Technical Results

Here we catalogue the technical reports that the AMRPU students completed during their time at FIU.
  • Topological Data Analysis for Time Series Forecasting

    Catherine Fraga, and Jaclyn Pascual. 

    Graduate Mentors: Giancarlo Sanchez, Ginelle Gonzalez, and Luis Caicedo Torres, 

    Faculty Advisor Mirroslav Yotov

    Abstract: In this paper we study the behavior of financial time series using Topological Data Analysis and Machine Learning methods with the goal of distinguishing geometric patterns within the underlying structure of the dataset to reveal classifications in the data that can help us make better predictions in forecasting models. These findings provide us with a clearer understanding of the chaotic behaviors that makes analyzing time series so difficult. We apply our methods to the stock data of Bitcoin in order to see the accuracy and stability of these methods. By observing the differences in the mean squared error given by a few methods, we can see how much TDA and ML contribute to the reduction of this error.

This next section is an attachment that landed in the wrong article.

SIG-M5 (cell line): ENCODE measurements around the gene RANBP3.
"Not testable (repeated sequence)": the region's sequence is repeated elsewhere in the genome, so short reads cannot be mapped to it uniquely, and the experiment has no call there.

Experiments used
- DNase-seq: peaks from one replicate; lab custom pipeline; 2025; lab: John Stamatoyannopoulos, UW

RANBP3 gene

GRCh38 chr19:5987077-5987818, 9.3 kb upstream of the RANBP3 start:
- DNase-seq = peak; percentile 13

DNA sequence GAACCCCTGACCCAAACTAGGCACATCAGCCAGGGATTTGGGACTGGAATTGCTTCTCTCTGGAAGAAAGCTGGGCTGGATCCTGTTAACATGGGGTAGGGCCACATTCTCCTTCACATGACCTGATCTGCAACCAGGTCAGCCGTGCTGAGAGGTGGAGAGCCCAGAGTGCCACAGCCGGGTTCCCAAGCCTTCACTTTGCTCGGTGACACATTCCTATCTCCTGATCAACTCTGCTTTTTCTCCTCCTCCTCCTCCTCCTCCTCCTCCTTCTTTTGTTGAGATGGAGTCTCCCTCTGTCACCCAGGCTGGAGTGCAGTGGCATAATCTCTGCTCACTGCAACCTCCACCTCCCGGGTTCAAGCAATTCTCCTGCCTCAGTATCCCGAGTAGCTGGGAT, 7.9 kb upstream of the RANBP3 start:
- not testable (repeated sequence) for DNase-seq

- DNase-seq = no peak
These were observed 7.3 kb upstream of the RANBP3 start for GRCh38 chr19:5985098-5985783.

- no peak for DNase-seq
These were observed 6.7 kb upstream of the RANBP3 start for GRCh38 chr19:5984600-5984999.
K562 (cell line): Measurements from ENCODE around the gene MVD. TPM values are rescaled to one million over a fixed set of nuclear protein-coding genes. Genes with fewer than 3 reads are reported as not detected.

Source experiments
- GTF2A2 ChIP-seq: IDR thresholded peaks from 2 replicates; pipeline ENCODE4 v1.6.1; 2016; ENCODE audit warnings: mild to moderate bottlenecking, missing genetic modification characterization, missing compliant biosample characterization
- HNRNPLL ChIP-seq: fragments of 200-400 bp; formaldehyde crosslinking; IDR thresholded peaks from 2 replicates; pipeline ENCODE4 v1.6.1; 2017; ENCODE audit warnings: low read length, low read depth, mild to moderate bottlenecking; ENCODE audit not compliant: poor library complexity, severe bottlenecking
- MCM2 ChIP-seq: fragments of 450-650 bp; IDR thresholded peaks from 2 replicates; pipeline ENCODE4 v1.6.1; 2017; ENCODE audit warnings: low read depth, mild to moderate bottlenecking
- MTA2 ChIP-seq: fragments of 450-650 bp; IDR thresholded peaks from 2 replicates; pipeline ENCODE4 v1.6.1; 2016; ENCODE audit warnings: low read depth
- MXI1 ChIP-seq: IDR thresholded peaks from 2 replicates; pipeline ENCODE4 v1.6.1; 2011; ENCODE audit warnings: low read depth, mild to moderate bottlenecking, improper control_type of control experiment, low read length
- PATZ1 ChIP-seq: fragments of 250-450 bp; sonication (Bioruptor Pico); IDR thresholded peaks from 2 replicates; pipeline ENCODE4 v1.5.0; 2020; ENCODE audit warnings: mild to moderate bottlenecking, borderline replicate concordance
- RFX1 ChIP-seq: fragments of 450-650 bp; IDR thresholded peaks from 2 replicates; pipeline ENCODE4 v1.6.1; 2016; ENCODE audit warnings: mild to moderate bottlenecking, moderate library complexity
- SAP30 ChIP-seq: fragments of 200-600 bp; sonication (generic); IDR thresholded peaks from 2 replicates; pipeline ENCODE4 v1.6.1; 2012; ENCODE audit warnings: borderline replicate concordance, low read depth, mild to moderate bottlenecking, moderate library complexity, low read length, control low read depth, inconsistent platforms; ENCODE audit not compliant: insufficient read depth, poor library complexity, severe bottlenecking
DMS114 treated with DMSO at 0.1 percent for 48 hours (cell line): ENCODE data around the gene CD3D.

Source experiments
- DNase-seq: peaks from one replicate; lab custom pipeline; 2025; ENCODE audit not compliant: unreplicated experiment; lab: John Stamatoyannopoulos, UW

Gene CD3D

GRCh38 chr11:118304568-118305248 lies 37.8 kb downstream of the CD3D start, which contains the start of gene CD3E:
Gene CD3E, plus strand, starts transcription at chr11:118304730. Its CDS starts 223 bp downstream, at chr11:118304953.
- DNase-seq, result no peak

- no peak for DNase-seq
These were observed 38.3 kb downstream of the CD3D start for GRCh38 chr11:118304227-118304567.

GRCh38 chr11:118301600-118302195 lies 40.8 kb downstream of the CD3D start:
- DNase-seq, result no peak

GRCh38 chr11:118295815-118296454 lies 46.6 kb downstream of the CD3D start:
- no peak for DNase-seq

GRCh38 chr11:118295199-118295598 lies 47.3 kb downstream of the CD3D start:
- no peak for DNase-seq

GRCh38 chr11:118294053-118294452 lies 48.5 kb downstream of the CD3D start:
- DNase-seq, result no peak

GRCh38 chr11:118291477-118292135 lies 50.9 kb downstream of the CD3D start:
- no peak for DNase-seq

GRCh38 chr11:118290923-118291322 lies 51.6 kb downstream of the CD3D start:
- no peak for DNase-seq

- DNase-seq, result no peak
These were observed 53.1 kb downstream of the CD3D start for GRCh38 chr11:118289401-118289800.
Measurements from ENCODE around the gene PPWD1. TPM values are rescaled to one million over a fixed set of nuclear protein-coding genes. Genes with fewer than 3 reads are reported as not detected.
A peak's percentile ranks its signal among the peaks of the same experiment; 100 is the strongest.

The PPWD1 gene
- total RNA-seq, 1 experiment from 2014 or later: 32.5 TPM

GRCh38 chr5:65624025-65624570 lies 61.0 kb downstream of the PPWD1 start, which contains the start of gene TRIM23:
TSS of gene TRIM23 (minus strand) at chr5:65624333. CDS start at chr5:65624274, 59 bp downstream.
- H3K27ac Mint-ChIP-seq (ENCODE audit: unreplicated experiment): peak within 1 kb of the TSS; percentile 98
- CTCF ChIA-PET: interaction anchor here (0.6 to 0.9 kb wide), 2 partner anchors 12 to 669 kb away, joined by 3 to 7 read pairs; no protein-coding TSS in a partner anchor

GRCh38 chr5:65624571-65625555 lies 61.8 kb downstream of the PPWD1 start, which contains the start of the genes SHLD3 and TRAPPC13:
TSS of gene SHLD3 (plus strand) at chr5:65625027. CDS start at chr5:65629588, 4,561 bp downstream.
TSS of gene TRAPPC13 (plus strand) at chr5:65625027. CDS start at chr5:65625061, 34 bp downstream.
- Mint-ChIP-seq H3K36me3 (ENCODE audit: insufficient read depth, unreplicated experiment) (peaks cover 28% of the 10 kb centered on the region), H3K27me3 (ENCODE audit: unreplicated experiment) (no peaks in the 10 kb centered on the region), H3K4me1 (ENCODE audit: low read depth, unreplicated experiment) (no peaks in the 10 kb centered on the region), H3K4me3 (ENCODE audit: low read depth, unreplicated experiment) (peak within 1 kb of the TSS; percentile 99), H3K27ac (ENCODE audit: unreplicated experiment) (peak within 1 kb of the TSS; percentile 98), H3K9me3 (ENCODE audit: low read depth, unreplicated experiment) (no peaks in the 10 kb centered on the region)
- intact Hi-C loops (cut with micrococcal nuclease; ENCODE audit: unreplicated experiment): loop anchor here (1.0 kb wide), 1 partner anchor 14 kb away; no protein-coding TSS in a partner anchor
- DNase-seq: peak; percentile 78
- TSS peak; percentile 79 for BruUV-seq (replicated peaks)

• Algebraic De Rham Cohomology Calculations

    Daniel Cabanez, and Vladyslav Drezels.

    Graduate Mentor: Jose Medel, 

    Faculty Advisor Mirroslav Yotov

    Abstract: In this paper we study the scheme theoretic description of the classically defined affine space, projective space, and the variety that describes the elliptic curve. Then we focus on one of the first cohomology theories introduced in algebraic geometry: the algebraic De Rham cohomology; and we calculate the algebraic De Rham cohomology of some of the fundamental objects in algebraic geometry.
  • Well-posedness and dynamics of solutions to the generalized KdV with low power nonlinearity

    Diana Son and Isaac Friedman. 

    PostdocMentors: Kai Yang and Oscar Riano. 

    Faculty Advisor: Svetlana Roudenko